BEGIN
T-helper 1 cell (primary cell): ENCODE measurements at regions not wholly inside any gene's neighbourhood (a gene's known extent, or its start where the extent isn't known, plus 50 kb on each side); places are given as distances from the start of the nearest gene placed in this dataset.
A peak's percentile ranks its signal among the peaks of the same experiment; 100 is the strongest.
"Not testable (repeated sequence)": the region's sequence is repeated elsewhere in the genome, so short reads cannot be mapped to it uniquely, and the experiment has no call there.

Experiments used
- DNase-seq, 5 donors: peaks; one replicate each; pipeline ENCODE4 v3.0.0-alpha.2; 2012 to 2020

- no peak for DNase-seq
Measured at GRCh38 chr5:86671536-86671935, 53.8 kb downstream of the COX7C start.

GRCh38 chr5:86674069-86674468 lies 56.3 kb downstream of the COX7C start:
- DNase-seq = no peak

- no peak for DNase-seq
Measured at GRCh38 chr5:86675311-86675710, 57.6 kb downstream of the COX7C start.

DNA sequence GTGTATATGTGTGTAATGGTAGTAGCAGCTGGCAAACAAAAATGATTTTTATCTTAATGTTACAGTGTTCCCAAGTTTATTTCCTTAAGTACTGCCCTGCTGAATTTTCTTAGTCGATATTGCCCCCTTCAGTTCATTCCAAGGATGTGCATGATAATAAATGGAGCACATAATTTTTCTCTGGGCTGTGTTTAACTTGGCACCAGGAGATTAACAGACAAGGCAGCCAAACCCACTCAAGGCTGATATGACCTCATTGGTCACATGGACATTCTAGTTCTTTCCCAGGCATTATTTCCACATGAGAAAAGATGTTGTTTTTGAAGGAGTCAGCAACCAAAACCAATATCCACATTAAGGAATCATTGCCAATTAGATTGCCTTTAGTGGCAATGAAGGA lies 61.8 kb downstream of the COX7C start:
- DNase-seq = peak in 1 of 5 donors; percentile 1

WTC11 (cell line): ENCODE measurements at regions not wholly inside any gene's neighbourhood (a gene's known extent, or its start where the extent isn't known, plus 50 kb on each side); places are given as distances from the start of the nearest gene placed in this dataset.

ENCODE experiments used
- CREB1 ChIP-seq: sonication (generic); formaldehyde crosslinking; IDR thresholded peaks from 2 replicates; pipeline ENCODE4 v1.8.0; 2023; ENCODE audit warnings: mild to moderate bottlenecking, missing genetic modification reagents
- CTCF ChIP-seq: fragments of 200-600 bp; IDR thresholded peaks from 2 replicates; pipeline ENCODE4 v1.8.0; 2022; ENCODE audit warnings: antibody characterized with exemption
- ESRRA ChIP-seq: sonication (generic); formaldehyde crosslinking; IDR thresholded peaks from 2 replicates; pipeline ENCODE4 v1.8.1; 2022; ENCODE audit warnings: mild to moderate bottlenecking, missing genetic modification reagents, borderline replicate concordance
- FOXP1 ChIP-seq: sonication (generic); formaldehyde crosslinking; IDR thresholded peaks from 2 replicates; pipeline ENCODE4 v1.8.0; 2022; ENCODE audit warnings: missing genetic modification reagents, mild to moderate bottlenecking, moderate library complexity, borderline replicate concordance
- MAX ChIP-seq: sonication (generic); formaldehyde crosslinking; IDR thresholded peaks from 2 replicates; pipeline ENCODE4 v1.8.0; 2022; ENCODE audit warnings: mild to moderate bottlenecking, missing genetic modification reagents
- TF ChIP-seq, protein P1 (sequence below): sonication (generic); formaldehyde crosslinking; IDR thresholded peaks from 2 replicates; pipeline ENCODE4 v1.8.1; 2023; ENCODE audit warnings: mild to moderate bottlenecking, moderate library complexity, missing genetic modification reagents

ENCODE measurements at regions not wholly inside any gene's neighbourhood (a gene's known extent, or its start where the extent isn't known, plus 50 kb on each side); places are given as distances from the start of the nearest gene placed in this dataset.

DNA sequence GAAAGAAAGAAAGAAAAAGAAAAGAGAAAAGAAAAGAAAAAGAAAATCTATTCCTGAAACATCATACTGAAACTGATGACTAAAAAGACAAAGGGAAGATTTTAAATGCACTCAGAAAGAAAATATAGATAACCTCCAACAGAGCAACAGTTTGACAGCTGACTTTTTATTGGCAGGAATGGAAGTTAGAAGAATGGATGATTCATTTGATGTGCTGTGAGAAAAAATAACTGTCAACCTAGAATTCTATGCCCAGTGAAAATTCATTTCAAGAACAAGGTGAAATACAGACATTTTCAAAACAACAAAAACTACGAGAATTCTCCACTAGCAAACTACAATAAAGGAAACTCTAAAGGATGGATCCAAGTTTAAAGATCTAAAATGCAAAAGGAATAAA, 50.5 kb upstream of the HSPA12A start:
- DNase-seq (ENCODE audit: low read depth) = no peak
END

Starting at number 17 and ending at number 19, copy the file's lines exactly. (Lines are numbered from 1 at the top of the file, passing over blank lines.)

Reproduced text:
- CTCF ChIP-seq: fragments of 200-600 bp; IDR thresholded peaks from 2 replicates; pipeline ENCODE4 v1.8.0; 2022; ENCODE audit warnings: antibody characterized with exemption
- ESRRA ChIP-seq: sonication (generic); formaldehyde crosslinking; IDR thresholded peaks from 2 replicates; pipeline ENCODE4 v1.8.1; 2022; ENCODE audit warnings: mild to moderate bottlenecking, missing genetic modification reagents, borderline replicate concordance
- FOXP1 ChIP-seq: sonication (generic); formaldehyde crosslinking; IDR thresholded peaks from 2 replicates; pipeline ENCODE4 v1.8.0; 2022; ENCODE audit warnings: missing genetic modification reagents, mild to moderate bottlenecking, moderate library complexity, borderline replicate concordance